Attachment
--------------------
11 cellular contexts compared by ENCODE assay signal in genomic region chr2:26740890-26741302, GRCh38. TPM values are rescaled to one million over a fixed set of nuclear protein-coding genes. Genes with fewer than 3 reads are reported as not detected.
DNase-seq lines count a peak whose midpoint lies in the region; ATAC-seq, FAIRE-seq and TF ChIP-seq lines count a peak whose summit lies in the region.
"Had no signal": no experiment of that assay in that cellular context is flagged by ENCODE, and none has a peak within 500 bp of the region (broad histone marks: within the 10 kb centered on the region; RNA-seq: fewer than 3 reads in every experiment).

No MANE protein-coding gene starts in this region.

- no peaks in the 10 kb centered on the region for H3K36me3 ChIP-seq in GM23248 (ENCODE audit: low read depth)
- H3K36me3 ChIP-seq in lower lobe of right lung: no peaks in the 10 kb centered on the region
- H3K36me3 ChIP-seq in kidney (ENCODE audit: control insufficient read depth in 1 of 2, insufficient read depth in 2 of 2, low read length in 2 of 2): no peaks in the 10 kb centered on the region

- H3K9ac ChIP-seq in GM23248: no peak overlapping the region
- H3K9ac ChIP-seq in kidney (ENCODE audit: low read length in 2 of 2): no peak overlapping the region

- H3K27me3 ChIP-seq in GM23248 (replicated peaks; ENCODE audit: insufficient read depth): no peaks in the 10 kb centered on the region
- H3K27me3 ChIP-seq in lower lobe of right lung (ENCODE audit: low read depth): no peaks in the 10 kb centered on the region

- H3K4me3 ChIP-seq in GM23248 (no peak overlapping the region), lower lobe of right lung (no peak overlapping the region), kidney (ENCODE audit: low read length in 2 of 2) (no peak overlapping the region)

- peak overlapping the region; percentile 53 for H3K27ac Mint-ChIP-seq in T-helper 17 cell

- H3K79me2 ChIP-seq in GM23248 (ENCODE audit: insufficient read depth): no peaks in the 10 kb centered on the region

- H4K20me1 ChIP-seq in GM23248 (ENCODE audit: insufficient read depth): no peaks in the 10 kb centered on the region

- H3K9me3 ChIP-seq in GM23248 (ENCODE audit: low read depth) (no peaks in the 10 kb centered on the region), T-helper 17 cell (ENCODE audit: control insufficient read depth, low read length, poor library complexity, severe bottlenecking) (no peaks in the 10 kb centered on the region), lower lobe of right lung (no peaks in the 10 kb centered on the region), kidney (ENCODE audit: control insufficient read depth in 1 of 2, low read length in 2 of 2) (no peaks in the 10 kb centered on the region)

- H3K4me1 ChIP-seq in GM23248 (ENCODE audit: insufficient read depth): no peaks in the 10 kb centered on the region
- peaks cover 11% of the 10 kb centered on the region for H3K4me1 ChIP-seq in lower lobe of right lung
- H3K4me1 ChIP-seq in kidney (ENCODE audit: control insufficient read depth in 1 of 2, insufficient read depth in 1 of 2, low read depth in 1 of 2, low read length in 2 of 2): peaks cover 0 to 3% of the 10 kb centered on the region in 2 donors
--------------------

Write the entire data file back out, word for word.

11 cellular contexts compared by ENCODE assay signal in genomic region chr2:26740890-26741302, GRCh38. TPM values are rescaled to one million over a fixed set of nuclear protein-coding genes. Genes with fewer than 3 reads are reported as not detected.
DNase-seq lines count a peak whose midpoint lies in the region; ATAC-seq, FAIRE-seq and TF ChIP-seq lines count a peak whose summit lies in the region.
"Had no signal": no experiment of that assay in that cellular context is flagged by ENCODE, and none has a peak within 500 bp of the region (broad histone marks: within the 10 kb centered on the region; RNA-seq: fewer than 3 reads in every experiment).

No MANE protein-coding gene starts in this region.

- no peaks in the 10 kb centered on the region for H3K36me3 ChIP-seq in GM23248 (ENCODE audit: low read depth)
- H3K36me3 ChIP-seq in lower lobe of right lung: no peaks in the 10 kb centered on the region
- H3K36me3 ChIP-seq in kidney (ENCODE audit: control insufficient read depth in 1 of 2, insufficient read depth in 2 of 2, low read length in 2 of 2): no peaks in the 10 kb centered on the region

- H3K9ac ChIP-seq in GM23248: no peak overlapping the region
- H3K9ac ChIP-seq in kidney (ENCODE audit: low read length in 2 of 2): no peak overlapping the region

- H3K27me3 ChIP-seq in GM23248 (replicated peaks; ENCODE audit: insufficient read depth): no peaks in the 10 kb centered on the region
- H3K27me3 ChIP-seq in lower lobe of right lung (ENCODE audit: low read depth): no peaks in the 10 kb centered on the region

- H3K4me3 ChIP-seq in GM23248 (no peak overlapping the region), lower lobe of right lung (no peak overlapping the region), kidney (ENCODE audit: low read length in 2 of 2) (no peak overlapping the region)

- peak overlapping the region; percentile 53 for H3K27ac Mint-ChIP-seq in T-helper 17 cell

- H3K79me2 ChIP-seq in GM23248 (ENCODE audit: insufficient read depth): no peaks in the 10 kb centered on the region

- H4K20me1 ChIP-seq in GM23248 (ENCODE audit: insufficient read depth): no peaks in the 10 kb centered on the region

- H3K9me3 ChIP-seq in GM23248 (ENCODE audit: low read depth) (no peaks in the 10 kb centered on the region), T-helper 17 cell (ENCODE audit: control insufficient read depth, low read length, poor library complexity, severe bottlenecking) (no peaks in the 10 kb centered on the region), lower lobe of right lung (no peaks in the 10 kb centered on the region), kidney (ENCODE audit: control insufficient read depth in 1 of 2, low read length in 2 of 2) (no peaks in the 10 kb centered on the region)

- H3K4me1 ChIP-seq in GM23248 (ENCODE audit: insufficient read depth): no peaks in the 10 kb centered on the region
- peaks cover 11% of the 10 kb centered on the region for H3K4me1 ChIP-seq in lower lobe of right lung
- H3K4me1 ChIP-seq in kidney (ENCODE audit: control insufficient read depth in 1 of 2, insufficient read depth in 1 of 2, low read depth in 1 of 2, low read length in 2 of 2): peaks cover 0 to 3% of the 10 kb centered on the region in 2 donors